Sarah Iles Johnston received her doctorate from Cornell University in 1987 and is Professor of Greek & Latin and of Religious Studies at The Ohio State University. She is the General Editor of Religions of the Ancient World: A Guide (Harvard University Press, 2004) and the author of Restless Dead: Encounters Between the Living and the Dead in Ancient Greece (University of California Press, 1999). She is currently writing a book on the "Orphic" gold tablets with Fritz Graf.
Peter T. Struck, Ph.D. (1997), University of Chicago, is currently an Assistant Professor in the Department of Classical Studies at the University of Pennsylvania. His most recent book is titled Birth of the Symbol: Ancient Readers at the Limits of their Texts (Princeton University Press, 2004). He is currently at work on a project that takes a semiotic approach to ancient Greek theories of divination.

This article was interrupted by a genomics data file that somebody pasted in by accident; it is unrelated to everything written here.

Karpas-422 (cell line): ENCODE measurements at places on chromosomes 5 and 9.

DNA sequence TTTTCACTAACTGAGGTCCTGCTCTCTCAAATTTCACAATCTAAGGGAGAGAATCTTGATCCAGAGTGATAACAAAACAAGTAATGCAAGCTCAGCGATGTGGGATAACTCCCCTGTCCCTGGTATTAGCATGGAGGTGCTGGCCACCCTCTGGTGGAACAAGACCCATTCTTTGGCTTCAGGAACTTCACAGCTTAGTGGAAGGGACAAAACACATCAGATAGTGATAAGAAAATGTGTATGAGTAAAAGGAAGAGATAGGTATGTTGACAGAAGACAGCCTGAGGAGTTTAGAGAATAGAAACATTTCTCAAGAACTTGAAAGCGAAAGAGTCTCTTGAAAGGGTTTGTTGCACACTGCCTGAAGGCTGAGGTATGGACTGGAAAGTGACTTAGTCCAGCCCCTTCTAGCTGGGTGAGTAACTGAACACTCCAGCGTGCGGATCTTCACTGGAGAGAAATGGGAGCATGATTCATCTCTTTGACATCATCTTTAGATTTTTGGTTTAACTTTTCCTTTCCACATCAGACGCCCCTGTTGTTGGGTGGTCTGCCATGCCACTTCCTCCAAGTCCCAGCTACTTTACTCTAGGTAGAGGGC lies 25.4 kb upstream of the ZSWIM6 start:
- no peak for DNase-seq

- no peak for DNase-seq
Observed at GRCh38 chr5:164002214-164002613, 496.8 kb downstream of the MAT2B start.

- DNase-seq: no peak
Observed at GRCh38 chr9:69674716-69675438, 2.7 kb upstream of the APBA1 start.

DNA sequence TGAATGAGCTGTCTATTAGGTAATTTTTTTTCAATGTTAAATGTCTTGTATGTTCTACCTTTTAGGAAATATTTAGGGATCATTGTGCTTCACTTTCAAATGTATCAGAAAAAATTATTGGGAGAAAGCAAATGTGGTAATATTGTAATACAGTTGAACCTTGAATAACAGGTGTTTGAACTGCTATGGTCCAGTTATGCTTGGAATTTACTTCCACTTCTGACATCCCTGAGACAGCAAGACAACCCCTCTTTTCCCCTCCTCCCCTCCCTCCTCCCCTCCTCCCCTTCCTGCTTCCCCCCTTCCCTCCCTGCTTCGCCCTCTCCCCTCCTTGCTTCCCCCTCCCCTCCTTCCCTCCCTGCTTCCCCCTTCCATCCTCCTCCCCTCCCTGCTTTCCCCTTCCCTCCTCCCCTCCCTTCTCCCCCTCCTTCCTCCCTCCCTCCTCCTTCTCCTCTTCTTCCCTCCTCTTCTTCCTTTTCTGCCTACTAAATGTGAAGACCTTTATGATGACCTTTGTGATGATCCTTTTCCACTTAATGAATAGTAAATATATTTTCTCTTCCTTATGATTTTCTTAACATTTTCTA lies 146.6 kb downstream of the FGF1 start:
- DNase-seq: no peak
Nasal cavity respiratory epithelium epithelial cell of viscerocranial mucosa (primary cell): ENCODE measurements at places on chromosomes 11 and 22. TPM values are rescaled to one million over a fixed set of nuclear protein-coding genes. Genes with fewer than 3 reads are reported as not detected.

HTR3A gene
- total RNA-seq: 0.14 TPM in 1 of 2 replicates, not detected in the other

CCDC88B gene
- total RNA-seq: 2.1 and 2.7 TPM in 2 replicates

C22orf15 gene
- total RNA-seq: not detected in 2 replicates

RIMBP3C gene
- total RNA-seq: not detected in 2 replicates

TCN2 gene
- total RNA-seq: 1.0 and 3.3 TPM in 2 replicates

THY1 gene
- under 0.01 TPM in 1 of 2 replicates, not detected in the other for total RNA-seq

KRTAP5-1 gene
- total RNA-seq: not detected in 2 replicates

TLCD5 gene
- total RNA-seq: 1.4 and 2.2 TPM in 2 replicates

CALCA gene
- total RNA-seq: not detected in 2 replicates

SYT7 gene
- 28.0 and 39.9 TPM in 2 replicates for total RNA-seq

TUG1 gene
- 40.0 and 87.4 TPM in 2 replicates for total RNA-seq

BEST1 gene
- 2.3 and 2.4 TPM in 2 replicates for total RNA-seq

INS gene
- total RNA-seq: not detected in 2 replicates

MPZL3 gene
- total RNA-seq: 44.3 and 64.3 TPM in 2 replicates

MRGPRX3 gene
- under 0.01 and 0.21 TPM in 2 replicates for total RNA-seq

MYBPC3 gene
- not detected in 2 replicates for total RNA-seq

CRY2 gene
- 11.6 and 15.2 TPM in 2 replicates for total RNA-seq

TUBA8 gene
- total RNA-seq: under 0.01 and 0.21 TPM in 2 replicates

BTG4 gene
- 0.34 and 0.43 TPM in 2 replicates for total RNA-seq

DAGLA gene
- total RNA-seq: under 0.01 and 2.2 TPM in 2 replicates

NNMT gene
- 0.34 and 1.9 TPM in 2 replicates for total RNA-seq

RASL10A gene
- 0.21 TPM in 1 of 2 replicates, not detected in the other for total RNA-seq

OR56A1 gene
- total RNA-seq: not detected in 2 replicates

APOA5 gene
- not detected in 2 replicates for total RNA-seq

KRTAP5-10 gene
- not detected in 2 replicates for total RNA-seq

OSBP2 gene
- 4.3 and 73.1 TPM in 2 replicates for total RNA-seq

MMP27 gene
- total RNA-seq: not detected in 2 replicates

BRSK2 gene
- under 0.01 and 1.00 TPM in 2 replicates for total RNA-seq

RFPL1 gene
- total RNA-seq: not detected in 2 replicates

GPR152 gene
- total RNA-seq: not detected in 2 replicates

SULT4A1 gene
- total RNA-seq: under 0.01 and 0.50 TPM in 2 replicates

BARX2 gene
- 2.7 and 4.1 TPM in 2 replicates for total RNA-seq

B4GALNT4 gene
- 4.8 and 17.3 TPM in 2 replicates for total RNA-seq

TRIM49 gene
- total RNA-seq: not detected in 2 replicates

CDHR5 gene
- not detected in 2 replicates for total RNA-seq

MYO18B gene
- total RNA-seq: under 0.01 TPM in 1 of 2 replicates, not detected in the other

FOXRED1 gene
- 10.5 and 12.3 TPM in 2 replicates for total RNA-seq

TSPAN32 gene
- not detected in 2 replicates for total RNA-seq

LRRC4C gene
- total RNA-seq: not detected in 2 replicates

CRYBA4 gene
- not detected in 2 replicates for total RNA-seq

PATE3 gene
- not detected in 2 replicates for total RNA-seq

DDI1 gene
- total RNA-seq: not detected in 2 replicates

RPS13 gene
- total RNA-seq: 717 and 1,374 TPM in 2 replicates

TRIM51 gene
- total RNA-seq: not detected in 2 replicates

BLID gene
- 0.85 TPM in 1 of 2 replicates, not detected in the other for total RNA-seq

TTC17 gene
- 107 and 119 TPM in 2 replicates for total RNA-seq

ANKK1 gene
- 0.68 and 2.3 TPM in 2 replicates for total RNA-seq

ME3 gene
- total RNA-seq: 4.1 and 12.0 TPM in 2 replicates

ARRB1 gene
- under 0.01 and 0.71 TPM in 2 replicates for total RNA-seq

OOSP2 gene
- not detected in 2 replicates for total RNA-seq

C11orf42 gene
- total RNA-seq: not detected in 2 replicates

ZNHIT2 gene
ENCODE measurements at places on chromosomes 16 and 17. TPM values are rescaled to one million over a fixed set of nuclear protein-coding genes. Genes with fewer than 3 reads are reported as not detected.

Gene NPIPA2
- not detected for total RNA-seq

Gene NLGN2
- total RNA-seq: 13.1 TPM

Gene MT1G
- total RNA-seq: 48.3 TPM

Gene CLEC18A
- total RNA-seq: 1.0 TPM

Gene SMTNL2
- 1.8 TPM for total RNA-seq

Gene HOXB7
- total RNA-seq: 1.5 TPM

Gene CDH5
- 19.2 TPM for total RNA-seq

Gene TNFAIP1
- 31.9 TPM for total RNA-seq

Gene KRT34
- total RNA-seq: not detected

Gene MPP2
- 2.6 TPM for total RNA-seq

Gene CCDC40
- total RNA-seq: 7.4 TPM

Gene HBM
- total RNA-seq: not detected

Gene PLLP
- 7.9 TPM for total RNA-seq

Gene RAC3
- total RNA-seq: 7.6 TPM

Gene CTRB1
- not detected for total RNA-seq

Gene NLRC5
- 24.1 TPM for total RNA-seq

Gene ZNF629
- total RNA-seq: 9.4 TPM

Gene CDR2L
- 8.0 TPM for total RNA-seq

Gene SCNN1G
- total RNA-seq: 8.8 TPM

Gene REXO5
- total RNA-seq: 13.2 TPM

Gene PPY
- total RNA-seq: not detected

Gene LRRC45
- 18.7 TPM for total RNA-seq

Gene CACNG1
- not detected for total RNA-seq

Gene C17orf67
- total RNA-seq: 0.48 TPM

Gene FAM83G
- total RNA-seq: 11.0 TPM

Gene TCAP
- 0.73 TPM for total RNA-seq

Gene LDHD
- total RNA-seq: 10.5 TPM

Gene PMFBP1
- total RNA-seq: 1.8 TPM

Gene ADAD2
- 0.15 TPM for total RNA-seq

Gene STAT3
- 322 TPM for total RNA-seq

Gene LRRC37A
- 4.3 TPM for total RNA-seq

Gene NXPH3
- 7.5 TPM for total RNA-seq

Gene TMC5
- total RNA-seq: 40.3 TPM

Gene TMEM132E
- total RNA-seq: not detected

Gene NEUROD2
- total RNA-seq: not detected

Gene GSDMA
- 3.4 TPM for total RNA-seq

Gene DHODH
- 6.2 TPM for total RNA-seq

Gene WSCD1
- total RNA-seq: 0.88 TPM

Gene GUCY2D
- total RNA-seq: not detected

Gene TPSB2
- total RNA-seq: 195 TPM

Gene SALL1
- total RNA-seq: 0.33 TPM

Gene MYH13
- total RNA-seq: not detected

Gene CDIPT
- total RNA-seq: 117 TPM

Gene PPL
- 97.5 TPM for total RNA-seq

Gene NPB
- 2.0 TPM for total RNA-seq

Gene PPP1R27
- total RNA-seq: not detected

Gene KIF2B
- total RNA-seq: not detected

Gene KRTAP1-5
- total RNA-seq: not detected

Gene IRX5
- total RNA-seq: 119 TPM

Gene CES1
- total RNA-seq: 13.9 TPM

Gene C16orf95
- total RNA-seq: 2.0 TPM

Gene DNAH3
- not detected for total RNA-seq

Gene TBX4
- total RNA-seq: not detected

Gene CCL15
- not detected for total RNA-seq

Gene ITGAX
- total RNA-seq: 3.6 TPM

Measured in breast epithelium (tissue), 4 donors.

'...overall this is a highly successful volume. The editors are to be commended for an interesting and worthy collection of articles, logically organized, and tightly edited... The contributors are to be commended for rising to the challenge posed in Johnston's opening essay. They offer the reader interesting and thought provoking insights into the intellectual and social world of ancient divination. Divination is unveiled as an omnipresent and ubiquitous phenomenon in the public and private lives of the Greeks and Romans. At every turn, one finds divination integrated into the thought processes of the ancients. Its pervasive influence in religion, poetry, history, philosophy, and magic is manifest and profound. It is high time that the modern academy looked to the paradoxical world of ancient divination as a challenge to the intellect, an ainigma to be solved, and revealed its centrality in the epistemology of ancient Greece and Rome.'
Alex Nice, BCMR, 2006
' Das Buch ist eine unverzichtbare Lektüre für alle, die sich mit antiker Divination beschäftigen.'
Karin Schlapbach, 2005